Your hands are the best tools for making it, so I urge you to plunge them right into the flour and shortening and forge ahead. You will become familiar with the feel of the dough right away, and be surprised how quick and easy it is. When friends taste your pies, they will want you to show them how you did it.
Blending the Flour and Shortening
Put the flour and salt in a large bowl-large enough to hold the ingredients, with room for your hands, and stir them together with your fingers. Drop in the shortening, then with your fingers break it in to several pieces as you push it around the flour.
Now put both hands in the bowl with the flour and shortening, and rub the fingers of each hand against the thumbs, lightly blending the shortening and flour together into smaller lumps and flake-shaped pieces. Your goal is to rub the shortening into the flour while keeping the mixture light-textured and dry.
Work as quickly and comfortably as you can, lifting your hands often and letting the mixture fall back into the bowl. You know when you have blended enough when you do not see any lumps of shortening and you have a mixture of particles the size of coarse and fine bread crumbs.
Adding the Water
Sprinkle 1 tablespoon of water over the dough and stir briskly with a fork. Continue adding water, 1 tablespoon at a time, stirring after each addition and concentration the areas of the dough that seem the driest. When the dough forms a rough, cohesive mass, reach into the bowl and press the dough together into a roundish ball. If it does not hold together, or if parts of it seem crumbly and dry, sprinkle on a little more water.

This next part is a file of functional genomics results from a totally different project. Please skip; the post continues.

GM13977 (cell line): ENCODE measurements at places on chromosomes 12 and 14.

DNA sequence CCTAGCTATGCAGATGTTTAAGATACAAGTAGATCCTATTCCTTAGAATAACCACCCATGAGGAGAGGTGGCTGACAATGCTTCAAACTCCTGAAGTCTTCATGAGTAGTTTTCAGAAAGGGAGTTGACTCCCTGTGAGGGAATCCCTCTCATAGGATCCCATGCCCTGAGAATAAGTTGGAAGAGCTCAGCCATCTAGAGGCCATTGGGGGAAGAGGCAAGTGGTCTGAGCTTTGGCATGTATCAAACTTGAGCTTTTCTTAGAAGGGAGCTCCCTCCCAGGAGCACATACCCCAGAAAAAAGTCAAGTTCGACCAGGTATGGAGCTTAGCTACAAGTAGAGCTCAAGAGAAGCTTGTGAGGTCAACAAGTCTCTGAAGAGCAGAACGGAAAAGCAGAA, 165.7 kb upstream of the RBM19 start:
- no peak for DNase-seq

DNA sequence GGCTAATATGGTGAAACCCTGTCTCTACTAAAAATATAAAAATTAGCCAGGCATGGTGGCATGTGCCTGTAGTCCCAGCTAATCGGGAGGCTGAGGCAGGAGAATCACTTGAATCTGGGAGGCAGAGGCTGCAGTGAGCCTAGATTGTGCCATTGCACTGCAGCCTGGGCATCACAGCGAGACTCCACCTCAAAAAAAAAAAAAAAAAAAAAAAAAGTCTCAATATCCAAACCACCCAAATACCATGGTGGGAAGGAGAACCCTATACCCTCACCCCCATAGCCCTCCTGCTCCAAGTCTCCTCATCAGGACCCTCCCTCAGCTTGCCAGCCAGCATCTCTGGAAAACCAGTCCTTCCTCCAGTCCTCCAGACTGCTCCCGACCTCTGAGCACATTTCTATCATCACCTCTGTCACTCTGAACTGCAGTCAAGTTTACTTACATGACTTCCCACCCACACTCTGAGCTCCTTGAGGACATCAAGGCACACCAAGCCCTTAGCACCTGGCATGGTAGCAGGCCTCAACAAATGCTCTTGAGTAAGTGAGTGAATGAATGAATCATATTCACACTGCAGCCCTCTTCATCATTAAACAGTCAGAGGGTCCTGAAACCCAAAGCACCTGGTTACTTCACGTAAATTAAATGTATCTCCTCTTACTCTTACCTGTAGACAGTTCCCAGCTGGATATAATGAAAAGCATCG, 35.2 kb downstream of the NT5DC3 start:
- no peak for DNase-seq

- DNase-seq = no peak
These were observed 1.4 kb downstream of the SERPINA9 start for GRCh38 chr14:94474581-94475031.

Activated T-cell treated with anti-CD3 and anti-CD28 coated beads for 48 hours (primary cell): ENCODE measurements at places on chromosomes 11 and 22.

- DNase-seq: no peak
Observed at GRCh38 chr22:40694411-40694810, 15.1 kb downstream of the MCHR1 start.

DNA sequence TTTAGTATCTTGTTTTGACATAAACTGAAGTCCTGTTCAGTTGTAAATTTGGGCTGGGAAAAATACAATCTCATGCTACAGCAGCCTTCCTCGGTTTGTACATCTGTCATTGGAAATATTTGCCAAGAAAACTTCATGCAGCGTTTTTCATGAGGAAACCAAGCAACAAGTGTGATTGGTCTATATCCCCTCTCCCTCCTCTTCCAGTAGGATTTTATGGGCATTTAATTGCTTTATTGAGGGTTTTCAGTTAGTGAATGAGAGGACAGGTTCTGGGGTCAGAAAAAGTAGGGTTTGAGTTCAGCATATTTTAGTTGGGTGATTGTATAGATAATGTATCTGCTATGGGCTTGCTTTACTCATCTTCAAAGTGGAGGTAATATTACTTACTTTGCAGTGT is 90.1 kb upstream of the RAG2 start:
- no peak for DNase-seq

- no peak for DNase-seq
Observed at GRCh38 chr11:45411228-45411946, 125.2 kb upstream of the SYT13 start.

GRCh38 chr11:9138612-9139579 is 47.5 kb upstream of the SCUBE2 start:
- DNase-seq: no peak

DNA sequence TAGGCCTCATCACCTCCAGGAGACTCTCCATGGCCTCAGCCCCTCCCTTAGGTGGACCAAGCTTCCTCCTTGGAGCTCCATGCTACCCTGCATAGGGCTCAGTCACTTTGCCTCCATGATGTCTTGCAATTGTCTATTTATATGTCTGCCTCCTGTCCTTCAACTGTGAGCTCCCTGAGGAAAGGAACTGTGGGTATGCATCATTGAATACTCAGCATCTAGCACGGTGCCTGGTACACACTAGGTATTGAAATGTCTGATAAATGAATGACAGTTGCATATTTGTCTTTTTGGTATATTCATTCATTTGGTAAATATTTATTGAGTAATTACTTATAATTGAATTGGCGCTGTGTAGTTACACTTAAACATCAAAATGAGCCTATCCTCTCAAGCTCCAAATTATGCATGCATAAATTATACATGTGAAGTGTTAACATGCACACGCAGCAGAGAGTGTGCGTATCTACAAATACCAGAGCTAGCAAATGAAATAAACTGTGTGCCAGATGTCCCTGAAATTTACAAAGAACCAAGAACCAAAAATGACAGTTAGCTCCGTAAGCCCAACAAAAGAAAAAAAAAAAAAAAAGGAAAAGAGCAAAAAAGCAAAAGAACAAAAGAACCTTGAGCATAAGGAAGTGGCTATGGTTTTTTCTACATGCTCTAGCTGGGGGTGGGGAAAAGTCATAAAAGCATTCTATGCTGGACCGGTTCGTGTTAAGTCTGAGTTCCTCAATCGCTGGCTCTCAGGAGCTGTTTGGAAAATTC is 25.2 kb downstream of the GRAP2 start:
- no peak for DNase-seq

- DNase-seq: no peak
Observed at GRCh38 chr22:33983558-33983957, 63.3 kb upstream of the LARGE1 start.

The amount of water can vary slightly from time to time, depending on your ingredients. If you are in doubt, it is better to add a little too much than not enough, because a dough that is too dry can be difficult to roll out.
Rolling Out the Dough
Have a handful of additional flour nearby in a small cup, for flouring your hands and the rolling surfaces. Rub some flour on your hands and pat the dough in to a smooth cake about 1 inch thick and 3 to 4 inches across. (If you are making a two-crust pie, pat it into 2 cakes, one slightly larger than the other.)
Sprinkle your rolling surface lightly with flour, spreading the flour to cover an area about 12 inches in diameter. Put the dough in the center, using the larger pieces if it is a two-crust pie, and sprinkle it lightly with flour. Flatten the dough a little with your hands, then begin rolling it into a circle. Do most of the rolling from the center out to the edges of the dough, lifting and turning slightly every 5 or 6 rolls to help keep it round.